联邦地区法院发现昂贵的信用卡欺诈评估没有网络保险覆盖

在对网络政策所提供的覆盖范围进行深入分析的首批法院判决中,一名联邦法官发现,张PF的政策存在不足。2014年,黑客侵入了PF Chang客户的6万个信用卡号码,并在网上发布了这些号码。之后,该公司寻求在“丘博网络安全”(CyberSecurity by Chubb)保险政策下获得保障。尽管常PF的保险公司联邦保险公司(“联邦”)同意赔偿近170万美元的客户索赔和其他与违约有关的费用,但它拒绝赔偿另外200万美元的费用和信用卡品牌对常PF的评估。上周亚利桑那州的一名联邦地区法官运用亚利桑那州的法律,驳回了张PF的赔偿要求,并对联邦法院作出了简易判决。虽然法院认为这些费用和评估属于承保范围,但法院认为“合同责任”除外禁止承保。

此保险覆盖案件出现在PF Chang 2014的数据泄露之外,我们写的在这里。在违约之后,万事达卡在其协会规则下进行了调查,2015年3月发布了最终报告,将三项评估施加三项评估约为200万美元用于欺诈恢复费。在万事达卡的规则下,施加了这些费用和其他运营评估,对受妥协的商家的信用卡处理器施加,然后抵御商家的信用卡应收款项。像其他信用卡接受商家一样,PF Chang的与其处理器具有主服务协议,其同意支付信用卡协会征收的任何罚款或处罚。PF张在其网络保险单下寻求覆盖范围,以获取这些评估和收取备份。虽然联邦已经报销了PF Chang的常规成本和课程诉讼辩护费,但拒绝支付这些卡协会费用,而PF Chang的起诉。

若有迄今为止的任何案件都密切审查了网络保险政策提供的覆盖范围,这仍然比较新,非标准和高度复杂。Here, PF Chang’s argued that the MasterCard assessment, charged back against it by its credit card acquirer, was recoverable under the “Privacy Injury” coverage of its cyber insurance policy, which provides coverage for claims of injury because of unauthorized access to certain protected information. PF Chang’s also argued that these assessments were covered “Privacy Notification Expenses.”

法院密切审查政策语言,在隐私伤害模块下没有覆盖范围,但确实认为此类评估在隐私通知费用模块下的覆盖范围内下降。但是,保单持有人不应该这样做,因为法院继续发现政策排除消除了PF Chang的所有恢复。The Court held that a policy exclusion for liability assumed under contract, which is found in virtually all form insurance contracts (unless modified by endorsement), barred recovery because PF Chang’s had agreed under the MSA that its credit card acquirer could charge back against it these credit card brand imposed costs and assessments. The court looked to case law discussing this exclusion in the context of commercial general liability policies, noting the absence of any case law discussing this exclusion in a cyber policy. Because it had agreed to this scheme under contract, the court held PF Chang’s was not covered by its cyber insurance.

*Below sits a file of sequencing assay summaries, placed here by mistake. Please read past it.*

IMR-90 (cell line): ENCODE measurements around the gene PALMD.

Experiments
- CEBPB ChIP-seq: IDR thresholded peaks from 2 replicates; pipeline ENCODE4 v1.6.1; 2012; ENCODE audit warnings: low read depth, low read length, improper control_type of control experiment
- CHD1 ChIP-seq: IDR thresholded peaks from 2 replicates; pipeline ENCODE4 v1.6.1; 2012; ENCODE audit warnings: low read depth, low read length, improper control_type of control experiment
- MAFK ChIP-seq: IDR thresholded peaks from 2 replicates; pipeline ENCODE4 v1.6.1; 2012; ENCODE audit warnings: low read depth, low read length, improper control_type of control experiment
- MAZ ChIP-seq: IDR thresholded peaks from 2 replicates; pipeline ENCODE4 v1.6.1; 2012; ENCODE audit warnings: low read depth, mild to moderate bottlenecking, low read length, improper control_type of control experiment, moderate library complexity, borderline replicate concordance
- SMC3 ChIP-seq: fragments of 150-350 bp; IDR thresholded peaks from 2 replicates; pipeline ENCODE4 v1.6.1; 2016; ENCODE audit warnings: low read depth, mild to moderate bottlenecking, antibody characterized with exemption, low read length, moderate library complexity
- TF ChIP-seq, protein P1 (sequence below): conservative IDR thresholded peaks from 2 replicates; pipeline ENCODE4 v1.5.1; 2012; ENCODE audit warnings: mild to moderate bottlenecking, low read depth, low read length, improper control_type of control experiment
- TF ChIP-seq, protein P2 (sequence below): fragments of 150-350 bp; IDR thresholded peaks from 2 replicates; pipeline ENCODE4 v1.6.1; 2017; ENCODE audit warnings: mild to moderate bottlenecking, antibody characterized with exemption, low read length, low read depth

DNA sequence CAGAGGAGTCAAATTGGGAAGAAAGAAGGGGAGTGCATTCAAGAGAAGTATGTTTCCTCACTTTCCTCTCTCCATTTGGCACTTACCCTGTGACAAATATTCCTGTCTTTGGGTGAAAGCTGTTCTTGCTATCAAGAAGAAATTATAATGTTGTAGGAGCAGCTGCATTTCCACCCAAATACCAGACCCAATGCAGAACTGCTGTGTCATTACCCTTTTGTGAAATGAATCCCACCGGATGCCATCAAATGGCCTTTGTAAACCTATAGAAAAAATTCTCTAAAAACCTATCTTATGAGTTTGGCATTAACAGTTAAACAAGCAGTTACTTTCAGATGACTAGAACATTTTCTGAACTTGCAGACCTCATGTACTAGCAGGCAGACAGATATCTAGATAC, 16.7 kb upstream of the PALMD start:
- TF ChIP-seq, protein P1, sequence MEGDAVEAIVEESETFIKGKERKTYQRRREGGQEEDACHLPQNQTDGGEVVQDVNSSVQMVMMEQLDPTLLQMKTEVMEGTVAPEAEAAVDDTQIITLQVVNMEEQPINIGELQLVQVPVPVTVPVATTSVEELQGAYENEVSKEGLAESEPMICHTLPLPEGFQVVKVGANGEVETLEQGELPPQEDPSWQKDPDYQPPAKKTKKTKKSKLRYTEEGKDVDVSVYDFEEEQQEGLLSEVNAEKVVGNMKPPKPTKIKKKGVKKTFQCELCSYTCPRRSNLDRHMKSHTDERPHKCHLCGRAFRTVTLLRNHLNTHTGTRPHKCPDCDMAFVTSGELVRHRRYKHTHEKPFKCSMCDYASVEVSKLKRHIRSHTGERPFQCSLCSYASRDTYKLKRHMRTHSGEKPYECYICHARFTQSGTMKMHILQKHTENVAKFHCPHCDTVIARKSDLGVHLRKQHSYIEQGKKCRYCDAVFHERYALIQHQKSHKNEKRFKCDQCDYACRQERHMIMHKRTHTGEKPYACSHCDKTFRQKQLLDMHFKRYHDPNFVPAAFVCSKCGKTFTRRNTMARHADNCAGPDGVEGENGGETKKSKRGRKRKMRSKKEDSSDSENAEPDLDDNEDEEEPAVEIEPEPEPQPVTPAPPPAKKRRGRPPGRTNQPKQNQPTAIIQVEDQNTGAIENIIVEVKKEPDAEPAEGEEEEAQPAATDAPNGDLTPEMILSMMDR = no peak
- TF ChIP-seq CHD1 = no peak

保单持有人可能会对这一结果感到惊讶。Notwithstanding that Chubb advertised this policy as a “flexible insurance solution designed by cyber risk experts to address the full breadth of risks associated with doing business in today’s technology-dependent world (see decision at *1-*2), it did not cover a significant data-breach related liability. Credit card fraud recovery assessments issued in the wake of a data breach can be very costly for merchants. An absence of cyber coverage for these fines and penalties would be a significant gap in insurance. Insurers will likely claim that PF Chang’s problem was that it failed to purchase specific coverage for credit card fines and penalties and as a result tried to force these otherwise uncovered contractual liabilities into an ill-suited coverage not meant for those types of costs. The bottom line is that companies that process large numbers of credit card transactions and therefore face a risk of credit card fraud recovery assessments or other PCI fines or penalties in the wake of a data breach, should carefully review the scope of their cyber insurance now to avoid any million dollar surprises later.